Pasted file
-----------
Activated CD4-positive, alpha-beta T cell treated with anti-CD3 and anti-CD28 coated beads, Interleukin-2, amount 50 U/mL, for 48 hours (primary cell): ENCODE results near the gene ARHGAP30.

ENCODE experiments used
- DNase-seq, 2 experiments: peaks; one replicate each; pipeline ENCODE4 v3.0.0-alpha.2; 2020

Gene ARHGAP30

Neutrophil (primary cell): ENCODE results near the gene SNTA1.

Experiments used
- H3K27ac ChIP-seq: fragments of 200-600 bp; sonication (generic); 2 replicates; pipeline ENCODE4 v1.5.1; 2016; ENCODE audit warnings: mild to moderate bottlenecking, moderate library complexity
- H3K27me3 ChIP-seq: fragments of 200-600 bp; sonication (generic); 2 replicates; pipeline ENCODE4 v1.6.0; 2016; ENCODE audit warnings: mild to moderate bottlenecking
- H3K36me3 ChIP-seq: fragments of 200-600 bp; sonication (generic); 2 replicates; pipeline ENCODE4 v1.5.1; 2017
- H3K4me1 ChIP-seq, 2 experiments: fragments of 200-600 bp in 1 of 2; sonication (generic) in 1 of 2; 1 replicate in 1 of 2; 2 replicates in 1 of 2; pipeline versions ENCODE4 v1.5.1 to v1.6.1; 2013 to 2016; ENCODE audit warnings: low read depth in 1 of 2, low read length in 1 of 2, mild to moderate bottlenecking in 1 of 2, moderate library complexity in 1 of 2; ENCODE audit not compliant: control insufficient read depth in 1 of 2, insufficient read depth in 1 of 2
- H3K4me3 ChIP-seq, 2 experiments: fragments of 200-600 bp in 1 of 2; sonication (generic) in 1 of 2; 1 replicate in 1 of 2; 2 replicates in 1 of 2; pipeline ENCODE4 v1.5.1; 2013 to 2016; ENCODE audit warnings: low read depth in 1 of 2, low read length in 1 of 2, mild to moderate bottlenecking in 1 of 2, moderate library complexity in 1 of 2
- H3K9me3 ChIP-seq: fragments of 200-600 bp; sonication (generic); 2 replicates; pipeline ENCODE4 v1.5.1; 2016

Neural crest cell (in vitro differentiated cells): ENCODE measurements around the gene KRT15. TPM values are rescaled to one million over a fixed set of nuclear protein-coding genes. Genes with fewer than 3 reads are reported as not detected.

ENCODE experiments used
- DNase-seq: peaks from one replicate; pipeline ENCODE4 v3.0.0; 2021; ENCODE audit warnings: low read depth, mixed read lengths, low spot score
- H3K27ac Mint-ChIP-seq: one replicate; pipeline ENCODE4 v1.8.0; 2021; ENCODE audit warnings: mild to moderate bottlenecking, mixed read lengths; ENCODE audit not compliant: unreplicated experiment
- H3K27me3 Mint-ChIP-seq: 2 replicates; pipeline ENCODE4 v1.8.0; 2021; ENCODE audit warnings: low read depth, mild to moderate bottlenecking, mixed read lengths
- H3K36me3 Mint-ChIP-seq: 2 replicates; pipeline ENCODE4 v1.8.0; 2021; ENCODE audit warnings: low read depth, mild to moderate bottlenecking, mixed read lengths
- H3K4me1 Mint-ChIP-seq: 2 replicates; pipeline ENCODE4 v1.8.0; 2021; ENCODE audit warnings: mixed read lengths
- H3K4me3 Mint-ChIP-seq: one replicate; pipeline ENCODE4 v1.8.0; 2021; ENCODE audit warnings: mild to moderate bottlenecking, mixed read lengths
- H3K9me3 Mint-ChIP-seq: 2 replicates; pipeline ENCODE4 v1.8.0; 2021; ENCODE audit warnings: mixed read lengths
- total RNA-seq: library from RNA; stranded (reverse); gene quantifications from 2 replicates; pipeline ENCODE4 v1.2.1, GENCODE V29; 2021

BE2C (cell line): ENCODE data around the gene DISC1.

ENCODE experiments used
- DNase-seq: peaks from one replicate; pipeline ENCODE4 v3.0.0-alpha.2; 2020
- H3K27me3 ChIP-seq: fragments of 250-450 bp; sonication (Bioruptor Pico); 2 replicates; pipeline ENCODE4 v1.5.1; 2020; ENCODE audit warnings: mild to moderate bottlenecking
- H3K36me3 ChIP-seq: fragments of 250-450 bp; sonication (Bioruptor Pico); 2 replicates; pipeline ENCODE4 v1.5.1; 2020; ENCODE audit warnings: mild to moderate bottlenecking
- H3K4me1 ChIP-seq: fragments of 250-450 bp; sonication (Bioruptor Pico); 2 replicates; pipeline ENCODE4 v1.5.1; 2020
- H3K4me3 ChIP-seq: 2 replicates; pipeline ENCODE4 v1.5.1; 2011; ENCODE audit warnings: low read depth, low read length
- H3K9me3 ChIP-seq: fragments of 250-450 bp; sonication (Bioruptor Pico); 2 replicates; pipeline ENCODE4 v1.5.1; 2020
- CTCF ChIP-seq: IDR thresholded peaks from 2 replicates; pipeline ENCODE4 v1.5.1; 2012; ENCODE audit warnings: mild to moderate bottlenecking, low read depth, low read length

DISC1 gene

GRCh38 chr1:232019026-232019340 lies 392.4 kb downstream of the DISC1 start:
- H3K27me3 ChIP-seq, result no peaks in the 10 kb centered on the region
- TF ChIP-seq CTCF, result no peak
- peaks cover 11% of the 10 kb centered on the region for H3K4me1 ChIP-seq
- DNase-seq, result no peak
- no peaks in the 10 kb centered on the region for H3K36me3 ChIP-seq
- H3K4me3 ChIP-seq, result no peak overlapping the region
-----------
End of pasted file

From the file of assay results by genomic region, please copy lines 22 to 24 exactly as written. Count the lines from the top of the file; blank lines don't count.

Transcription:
- total RNA-seq: library from RNA; stranded (reverse); gene quantifications from 2 replicates; pipeline ENCODE4 v1.2.1, GENCODE V29; 2021

BE2C (cell line): ENCODE data around the gene DISC1.

ENCODE experiments used